Three US health and human service (HHS) organisations have selected Microsoft Dynamics CRM to help meet the challenges posed by tightened budgets and the need to provide services to citizens who are not always able to help themselves.
Our Kids of Miami-Dade/Monroe, the Ohio Department of Developmental Disabilities and the Mississippi Department of Mental Health have all selected Dynamics CRM to provide the necessary flexibility, integration options, security features, and ease of use to help develop programmes and services for those in need of support.
Our Kids is a government contractor that provides at-risk children in Miami Dade and Monroe County with adoption and foster care services. The organisation required a central system to help its 100-person staff manage cases, and needed to consolidate three systems into one. Furthermore, Our Kids needed a solution that could integrate with its existing Microsoft technology and provide a high level of data security.
The organisation adopted a Dynamics CRM solution, which was given the name Safe Haven. The solution provides a cohesive, instant view of information regarding specific child cases, from resources such as schools, medical entities and juvenile justice organisations. Our Kids plans on using the advanced data analytics of Dynamics CRM to identify potential abuse cases earlier than previously possible.
“With Microsoft Dynamics CRM, processing time has been cut in half, helping us tackle urgent cases as they come in,” said Dave Harland, director of Applications Development for Our Kids. “As we continue to collect data, we’ll soon be able to identify those key dimensions that signify the potential for abuse in the home, enabling us to proactively flag those homes and act accordingly.”
The Ohio Department of Development Disabilities (DODD) was faced earlier this year with a need to use fewer financial resources while simultaneously ensuring its 100,000 clients across the state were well served by its case management system. DODD selected Microsoft Dynamics CRM because of its innovative workflow and case management capabilities, as well as high security levels and integration with other Microsoft Technology.
The organisation’s ‘Imagine’ system has helped clients manage their information, and eight months after its introduction, DODD has 3,000 users collaborating via its Dynamics CRM solution. The system is helping DODD staff better serve clients with developmental disabilities and manage the requirements of Medicaid and other partner agencies.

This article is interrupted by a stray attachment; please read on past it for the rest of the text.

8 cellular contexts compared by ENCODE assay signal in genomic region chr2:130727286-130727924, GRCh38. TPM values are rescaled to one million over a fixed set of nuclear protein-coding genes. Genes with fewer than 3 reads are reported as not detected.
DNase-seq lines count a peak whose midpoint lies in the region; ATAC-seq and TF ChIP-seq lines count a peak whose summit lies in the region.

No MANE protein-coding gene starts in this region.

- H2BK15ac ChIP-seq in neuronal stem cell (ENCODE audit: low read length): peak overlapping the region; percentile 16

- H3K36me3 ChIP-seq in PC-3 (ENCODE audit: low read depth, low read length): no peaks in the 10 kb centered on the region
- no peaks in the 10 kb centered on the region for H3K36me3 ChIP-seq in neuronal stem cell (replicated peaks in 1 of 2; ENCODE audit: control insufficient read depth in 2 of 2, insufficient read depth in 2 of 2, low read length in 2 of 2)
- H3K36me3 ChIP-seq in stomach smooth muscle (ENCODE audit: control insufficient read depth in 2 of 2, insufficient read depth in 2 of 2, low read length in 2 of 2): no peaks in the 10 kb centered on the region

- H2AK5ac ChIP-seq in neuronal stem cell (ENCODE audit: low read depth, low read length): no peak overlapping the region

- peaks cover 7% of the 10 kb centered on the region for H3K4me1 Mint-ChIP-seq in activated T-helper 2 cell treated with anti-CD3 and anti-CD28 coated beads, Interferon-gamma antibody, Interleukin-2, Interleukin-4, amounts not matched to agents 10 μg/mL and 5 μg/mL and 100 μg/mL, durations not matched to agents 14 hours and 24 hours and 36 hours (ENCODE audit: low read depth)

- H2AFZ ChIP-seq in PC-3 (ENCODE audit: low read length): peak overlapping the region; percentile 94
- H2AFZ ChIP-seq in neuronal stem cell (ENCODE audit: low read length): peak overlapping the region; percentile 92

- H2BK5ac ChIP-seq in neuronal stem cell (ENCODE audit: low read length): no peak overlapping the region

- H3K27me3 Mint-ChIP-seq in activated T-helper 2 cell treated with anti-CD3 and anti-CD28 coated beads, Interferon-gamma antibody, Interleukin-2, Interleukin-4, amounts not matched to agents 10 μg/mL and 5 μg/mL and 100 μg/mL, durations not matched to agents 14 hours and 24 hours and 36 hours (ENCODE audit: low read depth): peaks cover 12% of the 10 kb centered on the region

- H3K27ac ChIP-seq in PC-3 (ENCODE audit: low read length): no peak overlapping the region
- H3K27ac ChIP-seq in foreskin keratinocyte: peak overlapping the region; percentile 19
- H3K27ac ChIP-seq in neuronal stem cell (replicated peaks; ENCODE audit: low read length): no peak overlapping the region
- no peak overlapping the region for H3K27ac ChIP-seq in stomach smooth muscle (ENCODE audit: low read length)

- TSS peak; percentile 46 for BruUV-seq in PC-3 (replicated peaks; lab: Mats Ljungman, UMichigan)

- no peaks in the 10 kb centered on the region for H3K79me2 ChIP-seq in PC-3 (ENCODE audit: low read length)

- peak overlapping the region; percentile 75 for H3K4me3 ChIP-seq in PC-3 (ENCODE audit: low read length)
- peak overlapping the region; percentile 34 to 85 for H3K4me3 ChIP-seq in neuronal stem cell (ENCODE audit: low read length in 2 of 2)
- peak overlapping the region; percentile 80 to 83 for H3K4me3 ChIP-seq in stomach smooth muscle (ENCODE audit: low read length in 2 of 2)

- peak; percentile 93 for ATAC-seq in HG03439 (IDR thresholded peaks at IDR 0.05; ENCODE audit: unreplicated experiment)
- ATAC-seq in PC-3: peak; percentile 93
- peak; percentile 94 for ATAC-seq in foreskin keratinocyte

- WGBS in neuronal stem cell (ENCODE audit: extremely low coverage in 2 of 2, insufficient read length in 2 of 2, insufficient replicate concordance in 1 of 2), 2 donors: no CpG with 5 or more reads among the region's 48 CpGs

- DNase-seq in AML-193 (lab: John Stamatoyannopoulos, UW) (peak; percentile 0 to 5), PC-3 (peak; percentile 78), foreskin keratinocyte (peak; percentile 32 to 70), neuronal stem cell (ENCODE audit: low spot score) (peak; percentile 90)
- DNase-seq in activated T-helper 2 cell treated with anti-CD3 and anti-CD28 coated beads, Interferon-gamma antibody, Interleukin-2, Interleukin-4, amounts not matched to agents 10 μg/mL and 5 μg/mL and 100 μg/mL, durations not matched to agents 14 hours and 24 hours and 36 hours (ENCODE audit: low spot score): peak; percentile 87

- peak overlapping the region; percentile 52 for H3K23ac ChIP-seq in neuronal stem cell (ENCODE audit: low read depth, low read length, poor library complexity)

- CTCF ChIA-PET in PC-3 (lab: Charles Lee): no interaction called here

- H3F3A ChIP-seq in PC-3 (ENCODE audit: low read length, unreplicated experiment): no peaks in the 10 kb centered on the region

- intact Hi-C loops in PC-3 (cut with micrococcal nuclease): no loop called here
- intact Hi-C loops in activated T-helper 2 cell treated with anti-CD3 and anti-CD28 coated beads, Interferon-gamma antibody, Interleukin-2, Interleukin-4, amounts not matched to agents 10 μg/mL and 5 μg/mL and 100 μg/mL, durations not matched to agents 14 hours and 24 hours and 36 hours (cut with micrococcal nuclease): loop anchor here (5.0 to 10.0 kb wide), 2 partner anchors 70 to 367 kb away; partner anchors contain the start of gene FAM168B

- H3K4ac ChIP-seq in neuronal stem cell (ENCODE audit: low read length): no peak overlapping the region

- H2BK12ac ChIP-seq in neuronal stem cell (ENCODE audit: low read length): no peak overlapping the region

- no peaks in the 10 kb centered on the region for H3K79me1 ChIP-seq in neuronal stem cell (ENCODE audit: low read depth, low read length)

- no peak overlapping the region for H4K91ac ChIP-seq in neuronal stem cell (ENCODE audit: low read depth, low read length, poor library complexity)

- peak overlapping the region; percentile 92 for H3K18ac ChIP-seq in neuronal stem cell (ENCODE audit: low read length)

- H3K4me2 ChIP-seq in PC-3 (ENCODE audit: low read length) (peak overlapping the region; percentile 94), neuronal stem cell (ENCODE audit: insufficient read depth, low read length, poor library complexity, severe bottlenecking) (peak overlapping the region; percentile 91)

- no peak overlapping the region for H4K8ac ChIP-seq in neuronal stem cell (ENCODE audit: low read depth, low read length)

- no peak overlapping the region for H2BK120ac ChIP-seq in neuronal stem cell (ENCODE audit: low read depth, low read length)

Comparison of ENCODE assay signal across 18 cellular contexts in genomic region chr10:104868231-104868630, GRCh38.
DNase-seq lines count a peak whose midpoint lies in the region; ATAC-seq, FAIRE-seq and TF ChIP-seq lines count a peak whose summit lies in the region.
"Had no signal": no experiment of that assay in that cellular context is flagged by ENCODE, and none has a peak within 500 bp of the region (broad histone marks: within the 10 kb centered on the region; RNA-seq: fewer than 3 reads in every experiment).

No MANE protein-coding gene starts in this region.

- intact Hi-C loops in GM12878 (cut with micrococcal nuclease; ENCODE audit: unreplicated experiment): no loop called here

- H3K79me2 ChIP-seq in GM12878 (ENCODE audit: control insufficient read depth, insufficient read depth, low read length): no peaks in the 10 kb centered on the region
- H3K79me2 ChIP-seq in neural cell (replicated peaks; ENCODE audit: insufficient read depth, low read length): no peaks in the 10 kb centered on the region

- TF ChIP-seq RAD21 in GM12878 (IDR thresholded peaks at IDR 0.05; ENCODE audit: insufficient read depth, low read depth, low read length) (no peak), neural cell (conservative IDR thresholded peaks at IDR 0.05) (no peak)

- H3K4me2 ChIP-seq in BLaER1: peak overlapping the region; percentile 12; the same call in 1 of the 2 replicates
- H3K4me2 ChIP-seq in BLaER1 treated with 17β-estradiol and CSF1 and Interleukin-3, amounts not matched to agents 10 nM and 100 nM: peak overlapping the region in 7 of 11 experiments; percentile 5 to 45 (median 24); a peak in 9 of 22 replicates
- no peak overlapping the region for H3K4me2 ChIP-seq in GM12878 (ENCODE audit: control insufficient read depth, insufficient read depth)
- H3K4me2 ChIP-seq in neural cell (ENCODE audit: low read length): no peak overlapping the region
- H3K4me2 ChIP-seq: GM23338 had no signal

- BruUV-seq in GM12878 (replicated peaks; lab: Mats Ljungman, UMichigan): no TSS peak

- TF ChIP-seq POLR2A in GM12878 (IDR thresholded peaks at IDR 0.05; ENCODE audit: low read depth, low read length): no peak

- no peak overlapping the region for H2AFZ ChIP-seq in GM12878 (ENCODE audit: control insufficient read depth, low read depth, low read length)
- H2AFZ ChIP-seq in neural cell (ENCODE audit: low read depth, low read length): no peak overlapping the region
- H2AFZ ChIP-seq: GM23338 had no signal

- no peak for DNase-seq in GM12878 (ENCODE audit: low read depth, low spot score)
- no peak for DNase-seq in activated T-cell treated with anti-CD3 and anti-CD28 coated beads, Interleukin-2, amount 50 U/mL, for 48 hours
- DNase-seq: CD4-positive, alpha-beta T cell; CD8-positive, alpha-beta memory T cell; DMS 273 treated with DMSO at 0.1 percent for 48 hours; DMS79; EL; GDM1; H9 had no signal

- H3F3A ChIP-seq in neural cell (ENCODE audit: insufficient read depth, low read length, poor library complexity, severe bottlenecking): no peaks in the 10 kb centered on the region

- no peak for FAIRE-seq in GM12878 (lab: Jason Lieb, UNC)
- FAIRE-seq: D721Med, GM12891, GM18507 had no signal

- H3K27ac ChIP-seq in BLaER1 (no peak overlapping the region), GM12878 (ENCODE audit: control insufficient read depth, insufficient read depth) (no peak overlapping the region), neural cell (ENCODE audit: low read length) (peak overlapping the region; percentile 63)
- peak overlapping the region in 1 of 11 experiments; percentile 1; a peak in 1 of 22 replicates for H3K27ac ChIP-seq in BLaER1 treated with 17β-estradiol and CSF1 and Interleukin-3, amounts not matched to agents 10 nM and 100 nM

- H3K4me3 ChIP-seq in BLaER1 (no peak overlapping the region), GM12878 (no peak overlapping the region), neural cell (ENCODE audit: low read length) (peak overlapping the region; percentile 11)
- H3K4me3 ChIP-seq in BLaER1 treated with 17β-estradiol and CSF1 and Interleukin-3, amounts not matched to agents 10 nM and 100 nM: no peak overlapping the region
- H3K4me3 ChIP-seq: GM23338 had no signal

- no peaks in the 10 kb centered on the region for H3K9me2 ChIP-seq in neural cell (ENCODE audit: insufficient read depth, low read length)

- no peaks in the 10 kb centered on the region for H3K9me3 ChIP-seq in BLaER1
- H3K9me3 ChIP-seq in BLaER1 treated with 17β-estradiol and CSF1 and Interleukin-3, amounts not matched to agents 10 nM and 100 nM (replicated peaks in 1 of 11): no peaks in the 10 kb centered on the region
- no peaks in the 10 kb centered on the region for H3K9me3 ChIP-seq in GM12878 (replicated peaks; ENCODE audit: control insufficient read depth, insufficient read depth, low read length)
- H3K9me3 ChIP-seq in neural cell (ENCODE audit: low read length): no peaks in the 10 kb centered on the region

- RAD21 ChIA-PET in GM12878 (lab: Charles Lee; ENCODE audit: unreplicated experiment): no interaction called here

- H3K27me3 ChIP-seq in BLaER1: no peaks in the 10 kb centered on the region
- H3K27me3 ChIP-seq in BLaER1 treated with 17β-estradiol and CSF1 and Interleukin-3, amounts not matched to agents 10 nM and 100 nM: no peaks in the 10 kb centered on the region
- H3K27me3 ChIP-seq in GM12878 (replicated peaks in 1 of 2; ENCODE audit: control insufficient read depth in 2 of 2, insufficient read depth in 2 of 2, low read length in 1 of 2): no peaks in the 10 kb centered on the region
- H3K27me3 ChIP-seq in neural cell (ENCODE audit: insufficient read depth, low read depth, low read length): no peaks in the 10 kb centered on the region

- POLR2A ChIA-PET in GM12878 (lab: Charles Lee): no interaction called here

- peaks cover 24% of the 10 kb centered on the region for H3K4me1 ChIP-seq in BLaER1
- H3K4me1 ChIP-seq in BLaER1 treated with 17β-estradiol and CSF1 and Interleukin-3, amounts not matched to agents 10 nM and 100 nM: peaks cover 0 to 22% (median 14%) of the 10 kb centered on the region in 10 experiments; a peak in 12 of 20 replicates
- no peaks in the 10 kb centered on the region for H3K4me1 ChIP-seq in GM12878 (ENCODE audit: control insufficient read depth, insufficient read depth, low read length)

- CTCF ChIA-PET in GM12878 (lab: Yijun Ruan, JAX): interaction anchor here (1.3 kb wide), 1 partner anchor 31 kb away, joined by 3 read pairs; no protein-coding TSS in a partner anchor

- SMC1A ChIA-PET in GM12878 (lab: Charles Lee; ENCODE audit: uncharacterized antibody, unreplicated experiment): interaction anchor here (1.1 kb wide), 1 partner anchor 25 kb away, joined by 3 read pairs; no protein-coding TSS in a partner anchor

“We have waiting lists of people waiting to be served, individuals wait for approval for Medicaid waiver dollars, even if all that person needs is five hours of respite or a ride every Friday,” said Kathy Casagrande, assistant chief information officer for Ohio DODD. “Now, with the Imagine system built using Microsoft Dynamics CRM, we can see those pressing needs and solve them quickly and locally without having to send an individual through a system to get Medicaid approval.”
Another HHS organisation using Microsoft Dynamics CRM is the Mississippi Department of Mental Health (DMH), which aims to help community members with intellectual and developmental challenges live in an independent way.
DMH was looking for a mobile app to help people living in residential care to communicate more easily, and selected Dynamics CRM and the CoCENTRIX CARETILES suite of apps.
Dynamics CRM allows DMH’s staff to access resident information from any of the twelve state programmes DMH operates. This information can be used to gain a greater understanding of the needs and wants of the people on its programmes and provides learning opportunities through games and interactive quizzes.
“By leveraging Microsoft Dynamics CRM as the platform on which we operate CARETILES, we feel we are at the forefront of healthcare engagement — linking patients, providers and families,” said James Dunaway, chief information officer, Mississippi DMH. “Our residents not only communicate more easily with our staff on symptoms and treatments, but may also interact more effectively with their primary caregiver and other healthcare professionals.”
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